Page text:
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Research Methods in Psychology

A summary of the research methods and statistical analysis used in psychology
by

Gerald Carey

on 16 March 2013

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Transcript of Research Methods in Psychology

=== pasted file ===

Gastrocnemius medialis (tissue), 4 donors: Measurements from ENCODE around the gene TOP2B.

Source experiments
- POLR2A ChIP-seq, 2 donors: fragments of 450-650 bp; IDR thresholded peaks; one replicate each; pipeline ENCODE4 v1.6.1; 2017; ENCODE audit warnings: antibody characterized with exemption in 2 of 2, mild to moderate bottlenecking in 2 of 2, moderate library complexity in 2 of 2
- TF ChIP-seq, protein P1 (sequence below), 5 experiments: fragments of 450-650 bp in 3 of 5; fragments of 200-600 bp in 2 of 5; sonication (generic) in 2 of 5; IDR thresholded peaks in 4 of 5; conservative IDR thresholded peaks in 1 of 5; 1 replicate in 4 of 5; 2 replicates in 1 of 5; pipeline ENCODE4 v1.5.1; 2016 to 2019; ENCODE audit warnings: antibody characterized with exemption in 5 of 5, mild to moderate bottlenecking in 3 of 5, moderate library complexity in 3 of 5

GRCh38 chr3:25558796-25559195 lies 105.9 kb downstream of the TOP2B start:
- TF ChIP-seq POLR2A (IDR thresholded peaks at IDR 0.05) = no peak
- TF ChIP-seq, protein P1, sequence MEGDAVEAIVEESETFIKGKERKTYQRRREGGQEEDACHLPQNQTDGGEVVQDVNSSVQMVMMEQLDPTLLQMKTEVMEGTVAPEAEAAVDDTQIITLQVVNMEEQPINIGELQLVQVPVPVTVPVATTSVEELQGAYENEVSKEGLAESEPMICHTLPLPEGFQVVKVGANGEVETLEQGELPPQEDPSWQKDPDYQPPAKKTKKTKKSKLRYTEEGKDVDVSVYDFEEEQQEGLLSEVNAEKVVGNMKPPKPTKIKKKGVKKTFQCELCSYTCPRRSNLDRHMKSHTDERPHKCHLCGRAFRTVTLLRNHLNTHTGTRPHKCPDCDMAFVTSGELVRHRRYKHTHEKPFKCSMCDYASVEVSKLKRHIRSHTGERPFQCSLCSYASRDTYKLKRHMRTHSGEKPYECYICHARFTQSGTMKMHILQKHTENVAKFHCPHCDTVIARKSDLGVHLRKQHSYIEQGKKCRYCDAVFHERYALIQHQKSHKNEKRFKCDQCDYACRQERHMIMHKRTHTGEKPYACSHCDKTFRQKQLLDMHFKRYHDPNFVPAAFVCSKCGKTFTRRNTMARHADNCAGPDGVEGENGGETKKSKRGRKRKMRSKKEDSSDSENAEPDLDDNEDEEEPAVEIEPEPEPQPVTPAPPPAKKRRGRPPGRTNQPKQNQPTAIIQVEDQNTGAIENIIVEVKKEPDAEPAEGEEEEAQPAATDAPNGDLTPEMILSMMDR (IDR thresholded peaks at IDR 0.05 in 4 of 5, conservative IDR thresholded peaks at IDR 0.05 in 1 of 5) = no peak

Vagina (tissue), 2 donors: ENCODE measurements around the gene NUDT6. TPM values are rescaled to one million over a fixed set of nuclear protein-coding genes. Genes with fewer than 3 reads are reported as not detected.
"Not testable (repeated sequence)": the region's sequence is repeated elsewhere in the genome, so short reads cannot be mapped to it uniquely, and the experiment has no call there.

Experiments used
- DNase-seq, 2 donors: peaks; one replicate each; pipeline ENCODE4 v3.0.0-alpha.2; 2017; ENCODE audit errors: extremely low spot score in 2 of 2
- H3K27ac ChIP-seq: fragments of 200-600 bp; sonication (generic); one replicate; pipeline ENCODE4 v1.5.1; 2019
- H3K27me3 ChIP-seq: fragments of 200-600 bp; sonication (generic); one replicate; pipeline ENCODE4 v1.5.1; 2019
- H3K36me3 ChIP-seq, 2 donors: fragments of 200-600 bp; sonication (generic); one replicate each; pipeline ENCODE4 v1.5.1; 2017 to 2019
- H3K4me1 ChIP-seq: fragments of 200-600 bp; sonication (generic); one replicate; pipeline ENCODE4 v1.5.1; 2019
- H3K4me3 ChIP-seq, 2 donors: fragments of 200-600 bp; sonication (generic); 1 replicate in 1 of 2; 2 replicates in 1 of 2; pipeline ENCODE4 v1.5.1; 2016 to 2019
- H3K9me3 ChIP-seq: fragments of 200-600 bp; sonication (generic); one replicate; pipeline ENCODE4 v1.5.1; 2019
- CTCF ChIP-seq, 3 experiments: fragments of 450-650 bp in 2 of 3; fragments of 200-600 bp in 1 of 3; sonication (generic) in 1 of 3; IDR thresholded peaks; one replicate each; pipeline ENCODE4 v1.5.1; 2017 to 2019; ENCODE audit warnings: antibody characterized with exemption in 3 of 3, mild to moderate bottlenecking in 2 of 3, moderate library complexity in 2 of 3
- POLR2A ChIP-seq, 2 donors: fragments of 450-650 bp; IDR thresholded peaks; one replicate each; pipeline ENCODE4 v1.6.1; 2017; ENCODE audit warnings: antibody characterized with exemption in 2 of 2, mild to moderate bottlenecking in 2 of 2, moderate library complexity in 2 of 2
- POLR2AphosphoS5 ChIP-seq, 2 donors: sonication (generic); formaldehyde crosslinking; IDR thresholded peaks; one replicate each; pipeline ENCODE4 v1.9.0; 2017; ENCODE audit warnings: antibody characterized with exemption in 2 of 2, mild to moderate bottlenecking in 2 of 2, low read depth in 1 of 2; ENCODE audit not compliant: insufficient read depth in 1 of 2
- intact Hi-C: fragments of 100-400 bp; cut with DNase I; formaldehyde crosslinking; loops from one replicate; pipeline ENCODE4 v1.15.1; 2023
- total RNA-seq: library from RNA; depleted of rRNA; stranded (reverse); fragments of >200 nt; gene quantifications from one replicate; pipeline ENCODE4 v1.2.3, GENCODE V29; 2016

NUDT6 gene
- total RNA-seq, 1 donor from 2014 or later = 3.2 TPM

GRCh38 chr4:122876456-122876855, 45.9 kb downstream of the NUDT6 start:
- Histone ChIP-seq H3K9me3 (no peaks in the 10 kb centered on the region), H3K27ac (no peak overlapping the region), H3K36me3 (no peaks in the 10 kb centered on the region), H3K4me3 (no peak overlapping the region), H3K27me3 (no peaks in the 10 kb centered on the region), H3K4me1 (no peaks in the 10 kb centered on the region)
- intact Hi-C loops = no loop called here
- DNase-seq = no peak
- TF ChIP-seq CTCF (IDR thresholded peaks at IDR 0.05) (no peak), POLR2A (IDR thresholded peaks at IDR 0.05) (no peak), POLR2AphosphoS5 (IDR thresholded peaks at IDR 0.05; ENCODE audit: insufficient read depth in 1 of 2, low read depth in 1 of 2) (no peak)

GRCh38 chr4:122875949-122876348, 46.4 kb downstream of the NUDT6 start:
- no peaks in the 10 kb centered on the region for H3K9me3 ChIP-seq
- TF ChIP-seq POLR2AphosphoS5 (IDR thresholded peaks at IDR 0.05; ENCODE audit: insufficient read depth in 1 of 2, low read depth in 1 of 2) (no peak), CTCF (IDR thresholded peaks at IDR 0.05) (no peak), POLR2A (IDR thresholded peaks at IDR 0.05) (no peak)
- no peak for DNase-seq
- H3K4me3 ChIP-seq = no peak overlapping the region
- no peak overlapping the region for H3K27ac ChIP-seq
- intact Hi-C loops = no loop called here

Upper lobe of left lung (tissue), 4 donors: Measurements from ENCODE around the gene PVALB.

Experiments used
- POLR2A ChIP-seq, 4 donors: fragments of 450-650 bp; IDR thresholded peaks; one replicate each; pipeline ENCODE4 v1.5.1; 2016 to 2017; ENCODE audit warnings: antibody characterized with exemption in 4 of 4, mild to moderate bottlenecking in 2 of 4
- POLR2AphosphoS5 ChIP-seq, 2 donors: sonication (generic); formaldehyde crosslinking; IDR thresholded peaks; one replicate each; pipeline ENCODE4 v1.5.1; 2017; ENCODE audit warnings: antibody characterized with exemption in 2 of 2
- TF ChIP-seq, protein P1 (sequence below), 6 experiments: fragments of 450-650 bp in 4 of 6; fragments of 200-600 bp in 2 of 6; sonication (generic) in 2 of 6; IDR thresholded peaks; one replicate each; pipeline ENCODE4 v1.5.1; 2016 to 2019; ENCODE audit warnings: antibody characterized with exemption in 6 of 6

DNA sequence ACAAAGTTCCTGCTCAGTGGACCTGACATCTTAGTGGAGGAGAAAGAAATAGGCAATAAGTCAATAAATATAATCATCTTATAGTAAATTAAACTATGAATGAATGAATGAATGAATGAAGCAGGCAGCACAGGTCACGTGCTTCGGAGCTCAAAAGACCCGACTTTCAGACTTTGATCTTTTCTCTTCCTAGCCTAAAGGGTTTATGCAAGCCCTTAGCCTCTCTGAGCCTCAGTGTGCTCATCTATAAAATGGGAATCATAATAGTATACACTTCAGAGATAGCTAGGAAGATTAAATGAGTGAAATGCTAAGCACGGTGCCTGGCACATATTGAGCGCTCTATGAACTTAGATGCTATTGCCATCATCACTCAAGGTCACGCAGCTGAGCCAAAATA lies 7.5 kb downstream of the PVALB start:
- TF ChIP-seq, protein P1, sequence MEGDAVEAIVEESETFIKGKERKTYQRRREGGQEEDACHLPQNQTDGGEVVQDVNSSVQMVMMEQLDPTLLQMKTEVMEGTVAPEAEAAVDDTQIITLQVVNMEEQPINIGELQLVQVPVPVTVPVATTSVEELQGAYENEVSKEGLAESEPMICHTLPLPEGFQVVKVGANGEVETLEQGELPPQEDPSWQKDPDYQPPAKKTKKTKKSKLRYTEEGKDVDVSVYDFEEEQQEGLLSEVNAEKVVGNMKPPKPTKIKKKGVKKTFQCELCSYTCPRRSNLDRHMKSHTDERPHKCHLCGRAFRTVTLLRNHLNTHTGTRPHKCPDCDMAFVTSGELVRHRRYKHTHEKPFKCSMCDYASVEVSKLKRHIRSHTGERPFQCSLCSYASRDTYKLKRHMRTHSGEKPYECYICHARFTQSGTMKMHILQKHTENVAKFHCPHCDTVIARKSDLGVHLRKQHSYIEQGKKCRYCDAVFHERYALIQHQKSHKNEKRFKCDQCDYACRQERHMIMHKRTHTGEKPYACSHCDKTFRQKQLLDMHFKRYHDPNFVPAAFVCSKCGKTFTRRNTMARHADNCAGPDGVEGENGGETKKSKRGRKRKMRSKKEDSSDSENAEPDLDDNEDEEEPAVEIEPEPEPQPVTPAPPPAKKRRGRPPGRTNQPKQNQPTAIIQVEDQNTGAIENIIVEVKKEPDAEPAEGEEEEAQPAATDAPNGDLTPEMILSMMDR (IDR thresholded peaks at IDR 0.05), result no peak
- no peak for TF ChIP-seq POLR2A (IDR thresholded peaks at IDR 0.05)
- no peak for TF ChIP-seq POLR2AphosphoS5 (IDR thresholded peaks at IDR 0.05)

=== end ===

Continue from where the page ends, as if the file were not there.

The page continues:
in Psychology Research Methods Sample and Population Making sense of research Experiments Experimental Analysis Self-reporting methods Making sense of research Qualitative Observation and observational methods Quantitative Research Data can also be collected by Experiments Factors that influence outcomes of An example: Harlow's experiment on attachment in monkeys Descriptive Statistics Making sense of research Using graphs Distribution and variability Psychologists want data and information that is: Data is collected from large or small groups or populations of people (or animals) Example populations: All people in Australia All students at Gleeson College All drivers who are 17-25 All people who watch TV between 8:30-9:30pm But it is often expensive and time consuming to collect data from the whole population - so we choose a sample The people or animals in the sample group should be chosen at random and should represent a wide range of people or animals in the population Example samples of the previous populations: 200 people chosen at random from anywhere in Australia Drivers who are 17-25 who park their car at Tea Tree Plaza All people who watch TV in every fifth house of every fifth street in Greenwith. Five students selected from each homeroom at Gleeson Do activity 2.1 p 31 accurate (i.e. relevant and related to the area under study) reliable (i.e. consistently produce the same results) is ethical (i.e. the process used to collect data does not harm the participants) Psychologists want data and information that is: Psychologists want data and information that is: Psychologists want data and information that is: Summary - watch the first 2 minutes Collection of numerical data e.g. count of dog's tail wags heart beats when under stress Intelligence test scores collection of data by observation by experimentation by survey Collection of non-numerical data Gather data to help understand and give reasons for behaviours Questions might include: what, when and where. e.g. interview people after an accident observe child behaviour with strangers Questions might include: why and how. Do Activity 2.1 Q2 & 3 page 35 Quantitative methods involve the... Qualitative methods involve the... Read more on pages 33-4 Objective data and Subjective data Measurement of participant's behaviour that can be observed and verified by the researcher Personal description of participant's own behaviour based on their experiences and feelings. More information on page 35-6 "Observation" includes any examination of an observable event. Observations can include Scores Values Written responses Spoken responses Observations in psychology should be done systematically using set procedures Psychological research involves the which look at how to observe behaviour and can be divided into Quantitative observational methods Qualitative observational investigations Ways to observe behaviour include: Naturalistic observation Non-participant observation Participant observation Behaviour is observed by the researcher without the participants knowing of their presence. Behaviour is observed by the researcher with the participants knowing of their presence but are not involved in the acitivity that causes the behaviour. Behaviour is observed by the researcher with the participants knowing of their presence and the researcher involves themselves in the situation that causes the behaviour. Out of six people how many will return money 'accidently' dropped? Why kind of research method is this? Data Data Advantages Limitations of observational methods of observational methods Allows the possibility of long-term study of behaviour May be the only study method possible because all other methods are unethical The behaviour being studied is more natural and therefore more realistic. It may take a while for the behaviour under study to occur. It is difficult to determine the cause of behaviour in natural settings. Some behaviours may be missed by the researcher or regarded as irrelevant. Summary of Advantages/Disadvantages Very dry! Experiments are used to Test to see if one variable can influence or cause a change in another variable Does talking to friends reduce reaction time when driving? Experiments can be done in the Laboratory Field Conditions can be controlled ie less variables Behaviour viewed is more natural Dependent Independent Variable: something that changes in amount or kind over time or some difference between people or groups of people Variable chosen or changed by the experimenter Variable that is used to measure the effect of the independent variable. More information on page 40